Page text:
09 May How To Write A Birth Plan That Will Be Respected
Birth Plans, Birth Preferences, Birth Wishes…call them what you want. The burning question I always get is:
How can I make sure my birth plan will be read and respected??
So I’m going to tell you what I’ve seen work over and over, at hospital after hospital. With OBs, Family Physicians, Certified Nurse Midwives, and many many Labor & Delivery Nurses.
For years, I’ve watched as they stop, read their patient’s birth wishes from top to bottom, ask clarifying questions if they have any…and then refer back to it at different times during my client’s birth process. Seriously.
So. Here’s how you write a birth plan that will be respected: You keep it short, sweet, and to the point.
- Keep it short. One page, single sided.
- For the medical staff to feel that they have time to stop and read these wishes, it must be kept short.
- Avoid cluttered text and long sentences. Your nurse wants to hear what you have to say, but he/she must also keep up with a long list of duties, so making it quick and easy to digest will help make sure it gets read thoroughly.
- Avoid the redundancy of listing wishes that you know are already hospital policy. (Ex. asking for immediate skin to skin with baby, in a hospital that holds the Baby Friendly designation)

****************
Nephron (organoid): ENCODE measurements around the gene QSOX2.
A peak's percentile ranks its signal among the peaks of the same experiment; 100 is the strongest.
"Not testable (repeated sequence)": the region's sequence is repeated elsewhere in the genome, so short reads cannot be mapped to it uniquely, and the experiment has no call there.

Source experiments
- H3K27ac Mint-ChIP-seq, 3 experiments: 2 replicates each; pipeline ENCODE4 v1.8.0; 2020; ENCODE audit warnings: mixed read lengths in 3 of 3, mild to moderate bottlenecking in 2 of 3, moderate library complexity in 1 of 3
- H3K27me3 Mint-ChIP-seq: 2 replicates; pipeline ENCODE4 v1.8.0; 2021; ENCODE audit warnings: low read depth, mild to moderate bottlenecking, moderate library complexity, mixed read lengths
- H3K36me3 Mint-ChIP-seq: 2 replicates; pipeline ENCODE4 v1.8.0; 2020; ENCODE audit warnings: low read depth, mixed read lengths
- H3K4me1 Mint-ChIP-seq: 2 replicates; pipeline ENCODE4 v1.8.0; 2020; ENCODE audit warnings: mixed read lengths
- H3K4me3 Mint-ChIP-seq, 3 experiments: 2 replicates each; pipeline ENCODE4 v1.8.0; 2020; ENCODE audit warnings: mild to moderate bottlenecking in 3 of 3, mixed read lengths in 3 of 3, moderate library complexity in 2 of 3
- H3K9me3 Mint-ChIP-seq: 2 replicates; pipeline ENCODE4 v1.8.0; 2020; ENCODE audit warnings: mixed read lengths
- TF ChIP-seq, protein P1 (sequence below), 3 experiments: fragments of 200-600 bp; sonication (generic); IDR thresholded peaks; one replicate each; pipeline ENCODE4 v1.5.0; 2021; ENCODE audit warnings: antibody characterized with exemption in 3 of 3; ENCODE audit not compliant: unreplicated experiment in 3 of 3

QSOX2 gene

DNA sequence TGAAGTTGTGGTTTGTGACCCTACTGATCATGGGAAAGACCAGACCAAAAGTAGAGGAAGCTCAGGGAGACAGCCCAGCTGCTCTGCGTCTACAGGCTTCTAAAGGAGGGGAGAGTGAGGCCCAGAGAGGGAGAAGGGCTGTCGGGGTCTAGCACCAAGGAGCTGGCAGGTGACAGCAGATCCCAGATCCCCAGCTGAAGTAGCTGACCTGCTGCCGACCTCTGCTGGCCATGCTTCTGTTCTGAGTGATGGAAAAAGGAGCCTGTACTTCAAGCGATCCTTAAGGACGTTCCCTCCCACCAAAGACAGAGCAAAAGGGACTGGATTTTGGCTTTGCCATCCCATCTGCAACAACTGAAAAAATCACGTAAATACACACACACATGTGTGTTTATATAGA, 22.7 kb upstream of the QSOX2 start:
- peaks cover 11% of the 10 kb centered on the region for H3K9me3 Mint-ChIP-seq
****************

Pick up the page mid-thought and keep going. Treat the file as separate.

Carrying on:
- Keep it sweet. When we give respect, we usually get respect.
- Start off with some words of appreciation and acknowledgment of the care they are taking of you and your baby. Thank them in advance. This small gesture of respect goes a very long way when you then ask them to respect your wishes.
- Avoid demanding language in the text or details of your birth plan. The less it reads like a do/don’t list or a contract, the more receptive your care team will be.
- Get to the point. As in, bullet points.
- Categorizing and using a visual like bullet points makes your birth plan much easier to navigate, visually. You will be more likely to see your provider and nurses pick it up and seek out the details relevant to where you are at a specific point in labor, if they can find that part easily. Bullet pointing helps make this happen.
- Avoid long sentences with more words than are actually necessary. Short phrases are your friend here.
Remember: You are not writing an essay. You are looking to communicate simply and effectively, what your top priorities are for labor and birth. And you want your priorities to be respected. Keep that goal in mind when taking this approach. Simplicity is valuable.
Feel free to download this pdf and edit to personalize with your information and written preferences. Ask your doula to help you phrase each point so that it is communicated as a respectful priority rather than a demand. And don’t be surprised when your care team takes notice!
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